More than two weeks after Bharatiya Janata Party (BJP)-ruled Indian government filed an affidavit in the Supreme Court against the practice of triple talaq, that allows Muslim men to divorce their wives with the utterance of word 'talaq' (divorce), Prime Minister Narendra Modi on Monday said the government could not allow lives of Muslim women to be destroyed.
"It is the responsibility of the government, and the people of the country, to give justice to Muslim women under the (India) Constitution," Indian daily DNA quoted him as saying. Modi was addressing a rally in Mahoba, a district in the impoverished Bundelkhand region of northern Uttar Pradesh state.
"The debate should be between Muslims who want reforms and those who do not want reforms."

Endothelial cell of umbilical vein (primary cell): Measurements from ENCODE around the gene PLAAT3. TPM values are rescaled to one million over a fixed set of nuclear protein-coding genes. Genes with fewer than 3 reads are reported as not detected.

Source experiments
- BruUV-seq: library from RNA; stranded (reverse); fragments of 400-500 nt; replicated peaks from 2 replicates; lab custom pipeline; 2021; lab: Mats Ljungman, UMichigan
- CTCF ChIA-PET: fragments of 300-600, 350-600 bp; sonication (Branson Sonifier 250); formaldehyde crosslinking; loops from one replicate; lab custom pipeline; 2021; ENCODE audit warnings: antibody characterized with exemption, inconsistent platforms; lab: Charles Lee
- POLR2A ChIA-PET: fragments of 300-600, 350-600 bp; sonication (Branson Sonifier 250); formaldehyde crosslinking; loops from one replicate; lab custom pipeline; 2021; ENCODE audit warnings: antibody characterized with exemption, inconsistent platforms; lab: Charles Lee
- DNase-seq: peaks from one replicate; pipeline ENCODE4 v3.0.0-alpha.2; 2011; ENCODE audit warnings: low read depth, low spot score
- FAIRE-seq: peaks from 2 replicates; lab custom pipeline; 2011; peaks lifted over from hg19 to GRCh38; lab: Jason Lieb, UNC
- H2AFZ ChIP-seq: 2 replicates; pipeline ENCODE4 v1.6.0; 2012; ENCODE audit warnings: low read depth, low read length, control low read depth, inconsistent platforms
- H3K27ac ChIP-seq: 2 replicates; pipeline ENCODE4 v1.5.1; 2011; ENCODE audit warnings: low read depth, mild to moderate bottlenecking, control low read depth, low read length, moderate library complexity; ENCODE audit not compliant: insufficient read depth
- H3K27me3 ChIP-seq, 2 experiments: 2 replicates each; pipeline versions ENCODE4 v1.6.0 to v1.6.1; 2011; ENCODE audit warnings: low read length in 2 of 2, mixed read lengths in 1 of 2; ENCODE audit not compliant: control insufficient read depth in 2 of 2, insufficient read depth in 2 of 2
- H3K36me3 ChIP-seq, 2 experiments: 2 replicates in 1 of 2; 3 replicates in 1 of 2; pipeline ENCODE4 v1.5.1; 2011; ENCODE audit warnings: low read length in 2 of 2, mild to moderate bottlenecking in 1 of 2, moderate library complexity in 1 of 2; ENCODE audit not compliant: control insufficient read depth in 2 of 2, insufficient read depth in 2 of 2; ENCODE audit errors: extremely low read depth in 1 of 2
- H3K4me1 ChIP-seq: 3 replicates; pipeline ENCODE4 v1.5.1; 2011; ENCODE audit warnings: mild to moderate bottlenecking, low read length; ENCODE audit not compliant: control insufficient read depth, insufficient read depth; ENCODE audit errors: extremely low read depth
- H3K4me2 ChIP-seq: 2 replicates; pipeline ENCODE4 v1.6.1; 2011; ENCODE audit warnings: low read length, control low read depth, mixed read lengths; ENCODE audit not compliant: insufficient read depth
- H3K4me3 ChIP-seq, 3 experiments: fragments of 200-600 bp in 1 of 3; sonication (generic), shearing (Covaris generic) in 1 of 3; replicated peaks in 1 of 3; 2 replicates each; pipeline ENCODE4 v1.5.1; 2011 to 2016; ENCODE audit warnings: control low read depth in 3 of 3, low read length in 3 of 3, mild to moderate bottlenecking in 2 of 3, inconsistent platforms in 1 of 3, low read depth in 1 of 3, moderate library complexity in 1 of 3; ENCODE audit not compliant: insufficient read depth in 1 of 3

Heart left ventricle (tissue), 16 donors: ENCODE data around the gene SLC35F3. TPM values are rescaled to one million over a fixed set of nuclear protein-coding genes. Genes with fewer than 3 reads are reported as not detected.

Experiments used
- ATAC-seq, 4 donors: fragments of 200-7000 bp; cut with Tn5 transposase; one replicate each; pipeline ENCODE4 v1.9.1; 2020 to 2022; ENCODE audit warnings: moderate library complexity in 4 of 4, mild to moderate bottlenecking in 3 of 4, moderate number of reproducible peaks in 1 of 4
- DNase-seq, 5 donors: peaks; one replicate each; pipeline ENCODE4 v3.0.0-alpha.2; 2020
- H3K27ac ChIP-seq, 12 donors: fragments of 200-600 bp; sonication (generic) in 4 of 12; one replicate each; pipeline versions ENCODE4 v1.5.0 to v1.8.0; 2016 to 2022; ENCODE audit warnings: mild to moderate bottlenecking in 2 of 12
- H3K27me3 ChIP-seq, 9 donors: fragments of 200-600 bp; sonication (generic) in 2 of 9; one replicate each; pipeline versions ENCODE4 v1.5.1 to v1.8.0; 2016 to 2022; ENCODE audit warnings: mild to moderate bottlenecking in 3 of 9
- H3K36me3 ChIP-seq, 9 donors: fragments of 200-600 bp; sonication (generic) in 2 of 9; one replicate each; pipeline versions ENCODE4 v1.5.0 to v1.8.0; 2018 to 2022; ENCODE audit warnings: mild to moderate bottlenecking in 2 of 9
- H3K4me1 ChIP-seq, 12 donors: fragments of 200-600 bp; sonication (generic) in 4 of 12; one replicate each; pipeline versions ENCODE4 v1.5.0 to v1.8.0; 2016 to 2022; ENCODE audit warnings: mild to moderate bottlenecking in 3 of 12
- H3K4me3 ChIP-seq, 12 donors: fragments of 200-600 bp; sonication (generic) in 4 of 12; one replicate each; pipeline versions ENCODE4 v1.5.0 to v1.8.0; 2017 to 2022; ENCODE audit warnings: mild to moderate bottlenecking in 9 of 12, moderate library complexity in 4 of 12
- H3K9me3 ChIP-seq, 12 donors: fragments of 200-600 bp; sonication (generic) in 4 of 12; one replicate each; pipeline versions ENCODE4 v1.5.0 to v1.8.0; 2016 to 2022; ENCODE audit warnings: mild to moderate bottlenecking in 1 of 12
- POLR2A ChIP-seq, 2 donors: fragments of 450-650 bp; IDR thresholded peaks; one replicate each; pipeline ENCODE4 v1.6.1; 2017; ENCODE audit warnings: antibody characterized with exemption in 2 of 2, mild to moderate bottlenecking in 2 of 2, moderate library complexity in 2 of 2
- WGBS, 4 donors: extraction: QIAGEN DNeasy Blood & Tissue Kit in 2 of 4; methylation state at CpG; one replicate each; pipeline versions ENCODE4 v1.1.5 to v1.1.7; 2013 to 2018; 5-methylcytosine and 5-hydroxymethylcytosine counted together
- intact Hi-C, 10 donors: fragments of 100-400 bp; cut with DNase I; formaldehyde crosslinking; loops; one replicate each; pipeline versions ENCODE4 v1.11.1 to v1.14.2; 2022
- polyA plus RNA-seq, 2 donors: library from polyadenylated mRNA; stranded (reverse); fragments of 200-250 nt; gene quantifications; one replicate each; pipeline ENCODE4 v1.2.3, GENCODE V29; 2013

Modi also requested the people not to politicise the issue. "I request (the) people who participate in TV debates not to make women rights into Muslim-Hindu issue. Women's right is a development issue. Let’s take proper measures to give equal rights to women as well."
Earlier in its affidavit filed on October 7, India's ministry of law and justice had referred to the constitutional principles such as gender equality, secularism, international covenants, religious practices and marital law prevalent in various Islamic countries to drive home the point that the practice of triple talaq and polygamy needed to be adjudicated upon afresh by the apex court.
The law panel's move was significant as the Supreme Court had recently said it would prefer a wider debate, in public as well as in court, before taking a decision on the constitutional validity of 'triple talaq', which many complain is abused by Muslim men to arbitrarily divorce their wives.